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Right on Crime | February 6, 2018
This article by Right on Crime Signatory and former Arkansas Governor, Mike Huckabee, originally appeared in AL.com on February 6th, 2018.
As conservatives and people of faith, we know that a strong and united family is the best agent for meaningful change in a child’s life. Sadly, when it comes to our juvenile justice system, states around the country too often rely on invasive, ineffective government interventions to correct a child’s behavior.
Fortunately, Alabama is on the cusp of changing this pattern and taking steps toward a better way forward.
The Alabama legislature is considering House Bill 225, a bill introduced this session by Rep. Jim Hill and Sen. Cam Ward that will better protect public safety and hold juvenile offenders accountable, while providing families and communities with the supports necessary to turn around the lives of troubled young people.
HB 225 is based on the recommendations of the 20-member Alabama Juvenile Justice Task Force, which was appointed last year at the request of state leadership. Governor Kay Ivey asked the Task Force to assess Alabama’s juvenile justice system and recommend policy solutions that would protect public safety, control costs, and improve outcomes for children and their families.
As a former Governor, I recognize this was a tall ask. But this Task Force came through; conducting a rigorous, data-driven study with input from hundreds of Alabamians and delivering a report to state leadership in December that contained some alarming findings along with a set of smart, common sense solutions.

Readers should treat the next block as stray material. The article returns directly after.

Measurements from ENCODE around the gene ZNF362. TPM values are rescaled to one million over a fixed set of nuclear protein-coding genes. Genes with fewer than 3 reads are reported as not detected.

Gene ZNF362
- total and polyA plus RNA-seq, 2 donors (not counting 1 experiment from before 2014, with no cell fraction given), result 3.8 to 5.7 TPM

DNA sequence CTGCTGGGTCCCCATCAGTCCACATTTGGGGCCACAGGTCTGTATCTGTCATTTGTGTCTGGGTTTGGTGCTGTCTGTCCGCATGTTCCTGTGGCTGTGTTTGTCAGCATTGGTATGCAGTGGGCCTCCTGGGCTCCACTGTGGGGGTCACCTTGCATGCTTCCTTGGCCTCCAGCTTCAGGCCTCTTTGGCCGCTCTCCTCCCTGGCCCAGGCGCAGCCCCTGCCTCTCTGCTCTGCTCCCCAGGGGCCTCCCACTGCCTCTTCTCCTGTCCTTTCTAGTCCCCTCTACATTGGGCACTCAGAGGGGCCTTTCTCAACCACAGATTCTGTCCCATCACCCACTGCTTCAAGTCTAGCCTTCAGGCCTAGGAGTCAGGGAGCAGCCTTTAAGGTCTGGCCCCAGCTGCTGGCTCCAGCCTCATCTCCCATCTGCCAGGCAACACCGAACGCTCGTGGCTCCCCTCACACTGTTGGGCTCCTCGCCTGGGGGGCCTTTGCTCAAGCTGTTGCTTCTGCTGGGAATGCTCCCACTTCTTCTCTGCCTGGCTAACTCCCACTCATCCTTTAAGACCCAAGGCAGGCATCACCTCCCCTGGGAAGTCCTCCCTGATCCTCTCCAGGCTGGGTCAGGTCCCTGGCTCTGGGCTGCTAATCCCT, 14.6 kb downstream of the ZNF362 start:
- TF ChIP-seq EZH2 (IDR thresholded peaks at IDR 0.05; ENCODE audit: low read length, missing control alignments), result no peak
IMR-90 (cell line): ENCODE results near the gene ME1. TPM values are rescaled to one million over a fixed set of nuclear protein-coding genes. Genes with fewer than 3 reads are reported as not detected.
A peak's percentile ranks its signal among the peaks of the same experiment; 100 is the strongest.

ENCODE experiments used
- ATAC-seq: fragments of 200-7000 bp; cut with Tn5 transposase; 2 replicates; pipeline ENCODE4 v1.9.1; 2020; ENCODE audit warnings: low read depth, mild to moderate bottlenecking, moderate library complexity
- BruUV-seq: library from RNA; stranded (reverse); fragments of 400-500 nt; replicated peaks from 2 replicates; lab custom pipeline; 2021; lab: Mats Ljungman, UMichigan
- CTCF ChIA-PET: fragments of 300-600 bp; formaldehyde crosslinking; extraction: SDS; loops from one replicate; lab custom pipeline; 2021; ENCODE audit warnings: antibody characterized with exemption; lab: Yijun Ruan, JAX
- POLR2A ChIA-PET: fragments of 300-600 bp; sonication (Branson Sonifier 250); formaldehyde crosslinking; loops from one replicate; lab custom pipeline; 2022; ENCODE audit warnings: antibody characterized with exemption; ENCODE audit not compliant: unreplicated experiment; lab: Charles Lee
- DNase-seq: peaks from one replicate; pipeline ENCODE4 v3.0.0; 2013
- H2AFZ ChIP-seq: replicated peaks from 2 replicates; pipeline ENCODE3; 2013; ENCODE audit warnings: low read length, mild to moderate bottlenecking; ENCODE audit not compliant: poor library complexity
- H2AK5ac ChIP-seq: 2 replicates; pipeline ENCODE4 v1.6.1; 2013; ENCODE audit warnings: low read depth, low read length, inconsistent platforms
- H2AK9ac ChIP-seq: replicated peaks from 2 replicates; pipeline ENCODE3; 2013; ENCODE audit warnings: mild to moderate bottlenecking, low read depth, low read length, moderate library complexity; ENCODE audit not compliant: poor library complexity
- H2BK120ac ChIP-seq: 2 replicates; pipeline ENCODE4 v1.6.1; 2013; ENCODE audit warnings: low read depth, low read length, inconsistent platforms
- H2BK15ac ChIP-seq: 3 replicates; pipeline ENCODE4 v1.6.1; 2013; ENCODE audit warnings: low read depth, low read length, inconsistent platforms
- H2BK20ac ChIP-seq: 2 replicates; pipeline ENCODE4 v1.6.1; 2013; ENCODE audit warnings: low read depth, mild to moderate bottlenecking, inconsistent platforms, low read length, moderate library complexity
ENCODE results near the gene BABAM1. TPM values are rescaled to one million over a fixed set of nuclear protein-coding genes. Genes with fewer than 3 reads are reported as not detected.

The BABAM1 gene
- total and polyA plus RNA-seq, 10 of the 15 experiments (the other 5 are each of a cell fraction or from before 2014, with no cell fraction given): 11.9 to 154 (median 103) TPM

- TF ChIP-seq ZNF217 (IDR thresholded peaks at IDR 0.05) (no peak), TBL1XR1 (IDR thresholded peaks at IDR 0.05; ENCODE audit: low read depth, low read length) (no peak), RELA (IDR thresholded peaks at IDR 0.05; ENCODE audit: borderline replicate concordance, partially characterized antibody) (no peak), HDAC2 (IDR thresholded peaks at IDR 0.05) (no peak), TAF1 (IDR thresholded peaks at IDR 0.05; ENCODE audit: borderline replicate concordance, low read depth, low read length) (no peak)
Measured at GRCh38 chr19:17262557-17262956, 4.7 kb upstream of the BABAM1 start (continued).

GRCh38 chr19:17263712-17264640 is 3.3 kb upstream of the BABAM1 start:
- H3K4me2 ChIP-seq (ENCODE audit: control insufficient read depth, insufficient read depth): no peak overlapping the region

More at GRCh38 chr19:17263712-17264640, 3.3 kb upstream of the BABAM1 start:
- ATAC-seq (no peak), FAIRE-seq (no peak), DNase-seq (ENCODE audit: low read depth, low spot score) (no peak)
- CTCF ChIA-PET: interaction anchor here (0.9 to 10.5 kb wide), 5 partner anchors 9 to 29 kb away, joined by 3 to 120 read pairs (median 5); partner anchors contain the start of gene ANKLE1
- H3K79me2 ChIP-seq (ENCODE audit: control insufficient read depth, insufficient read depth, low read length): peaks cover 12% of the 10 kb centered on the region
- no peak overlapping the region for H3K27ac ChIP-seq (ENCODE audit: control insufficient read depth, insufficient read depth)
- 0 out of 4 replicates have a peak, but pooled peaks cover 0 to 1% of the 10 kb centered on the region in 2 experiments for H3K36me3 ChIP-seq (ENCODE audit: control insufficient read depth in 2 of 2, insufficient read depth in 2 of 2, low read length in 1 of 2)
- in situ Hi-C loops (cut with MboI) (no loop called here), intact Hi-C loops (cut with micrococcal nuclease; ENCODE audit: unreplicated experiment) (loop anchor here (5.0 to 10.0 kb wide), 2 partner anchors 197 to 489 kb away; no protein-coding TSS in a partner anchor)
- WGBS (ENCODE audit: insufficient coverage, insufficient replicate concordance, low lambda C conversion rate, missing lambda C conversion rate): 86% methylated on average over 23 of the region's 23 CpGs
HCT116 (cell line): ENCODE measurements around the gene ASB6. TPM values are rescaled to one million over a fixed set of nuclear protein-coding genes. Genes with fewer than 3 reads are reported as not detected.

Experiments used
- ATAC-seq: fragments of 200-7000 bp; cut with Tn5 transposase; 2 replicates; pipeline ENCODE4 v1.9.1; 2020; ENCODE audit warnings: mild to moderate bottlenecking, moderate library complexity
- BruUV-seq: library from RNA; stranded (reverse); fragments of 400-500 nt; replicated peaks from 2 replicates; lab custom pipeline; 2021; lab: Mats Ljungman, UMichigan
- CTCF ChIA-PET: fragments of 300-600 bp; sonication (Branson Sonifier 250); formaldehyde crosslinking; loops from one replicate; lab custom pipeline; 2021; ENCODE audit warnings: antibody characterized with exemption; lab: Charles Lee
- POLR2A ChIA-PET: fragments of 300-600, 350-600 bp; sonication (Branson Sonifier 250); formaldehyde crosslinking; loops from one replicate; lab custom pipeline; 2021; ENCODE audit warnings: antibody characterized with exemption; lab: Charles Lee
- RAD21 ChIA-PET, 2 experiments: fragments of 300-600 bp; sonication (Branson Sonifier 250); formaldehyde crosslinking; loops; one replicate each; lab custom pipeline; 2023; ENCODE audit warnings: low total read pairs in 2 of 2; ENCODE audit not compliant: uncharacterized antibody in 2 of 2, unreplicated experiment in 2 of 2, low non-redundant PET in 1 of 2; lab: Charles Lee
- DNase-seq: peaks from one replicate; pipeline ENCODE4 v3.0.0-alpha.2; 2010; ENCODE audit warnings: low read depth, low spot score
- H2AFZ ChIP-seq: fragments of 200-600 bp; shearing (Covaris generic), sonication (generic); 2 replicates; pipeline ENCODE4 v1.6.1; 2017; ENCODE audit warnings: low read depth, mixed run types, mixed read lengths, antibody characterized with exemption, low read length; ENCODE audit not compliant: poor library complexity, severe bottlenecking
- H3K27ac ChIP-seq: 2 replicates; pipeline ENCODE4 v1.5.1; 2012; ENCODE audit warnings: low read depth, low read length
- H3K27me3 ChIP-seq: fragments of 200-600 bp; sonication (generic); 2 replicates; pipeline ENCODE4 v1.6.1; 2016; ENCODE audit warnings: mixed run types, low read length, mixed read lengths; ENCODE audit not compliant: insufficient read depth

We know from research and successful reform legislation in Texas and Georgia that sending youth to taxpayer-funded out-of-home placements for low-level offenses doesn’t rehabilitate and can actually make youth more likely to reoffend when they return home. Yet in Alabama, the Task Force found that two-thirds of the youth removed from their families and placed in state custody are committed for non-felonies, such as petty theft or probation violations like missing curfew. These out-of-home placements can cost Alabama taxpayers as much as $161,694 per youth per year.
Worse, judges, probation officers, and law enforcement–especially in rural areas–lack access to the community-based programs like family therapy, mentoring, and substance abuse treatment that are shown to keep our communities safer and put youth on the right path to productive adulthood.
The Task Force’s recommendations reflected in HB 225 ensure that youth who pose the greatest threat to public safety receive the most serious punishment. At the same time, they keep low-level youth with little prior history out of costly facilities, instead holding them accountable through community-based programs that cost less and work better.
Enacting HB 225 would reduce the population of youth living in state-funded facilities by 45 percent over five years, allowing for reinvestment of more than $34 million in state funds into evidence-based alternatives by 2023. By reallocating current system resources to less costly and more effective options, Alabama can help ensure that youth in the juvenile system do not exit it only to enter the adult system.
Whenever possible, the state should ensure that the punishment meets the crime, and with so many youth in state-funded facilities for low-level offenses, the legislature must act. By focusing out-of-home responses on youth who pose the greatest threat to public safety while placing low-level youth in community-based programs, Alabama will be able to respond to delinquent behavior more appropriately and ensure better outcomes for youth and families.
In addition, keeping young people who are not a threat to public safety out of juvenile justice facilities is also a moral issue. When kids are kept with their families and participate in high-quality programs that empower families and address the root causes of delinquency, they have the ability to lean on the supports in their communities while they get back on the right path.
I strongly encourage the Alabama legislature to consider HB 225. This bill represents an opportunity to join with conservatives and faith leaders across the county in supporting juvenile justice reform that reflects good governance and embodies the strong conservative principles of limited government.